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Tom Blomfield says Monzo may shun VCs in favour of a major crowdfunding round

Monzo CEO Tom Blomfield has said the challenger bank may choose to crowdfund its next investment round rather than seek funding from venture capitalists.

The startup’s next round of funding is “approaching” and will be bigger than its last £22m but under £100m, according to a profile in the Evening Standard.

Blomfield told the paper that he was considering two options: “The vanilla approach would be a West Coast VC. The less vanilla option… We’re considering a big crowdfunding round.”

Monzo crowdfunded £1m in 96 seconds in March 2016. Twelve months later, the firm raised a further £22m, with £19.5m from Thrive Capital, Passion Capital and Orange Digital Venture.

The remaining £2.5m was crowdfunded from 6,500 investors, according to Crowdcube. However, if all 41,000 people who pledged cash were able to invest, Monzo would have raised £12m.

Blomfield told an audience of users at Monzo’s HQ last month that he had turned down two takeover offers in the previous month because selling out to a bank “is not why we’re here”.

“We’re here because we believe we can build something that genuinely improves the lives of millions of people around the world, and ultimately a billion,” he said. “If we sell out to a big bank we will not achieve that goal.”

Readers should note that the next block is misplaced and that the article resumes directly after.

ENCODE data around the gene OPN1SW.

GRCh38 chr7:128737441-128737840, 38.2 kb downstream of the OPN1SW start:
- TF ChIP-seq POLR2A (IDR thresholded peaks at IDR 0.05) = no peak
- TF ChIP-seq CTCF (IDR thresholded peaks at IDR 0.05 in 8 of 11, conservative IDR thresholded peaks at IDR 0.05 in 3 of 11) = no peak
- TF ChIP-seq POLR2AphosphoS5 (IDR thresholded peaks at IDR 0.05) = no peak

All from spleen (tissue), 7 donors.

The firm is considered to be the UK’s leading challenger bank having signed up more than 300,000 users since it launched in 2015. It currently offers customers a pre-paid debit card, but is in the process of rolling out current accounts to all users by the end of the year.

But Blomfield said he doesn’t see the company as a bank: “We don’t necessarily want to build a bank. A bank is an enabler of the stuff we really do want to build, which is a single tool that lets you visualise and control all your money wherever it sits.”

“What we’re trying to do is not just a current account,” he added. “It’s to build an extremely powerful financial control centre that uses all of the data there to either make your life simpler, save you money or earn money on the surplus funds you have.”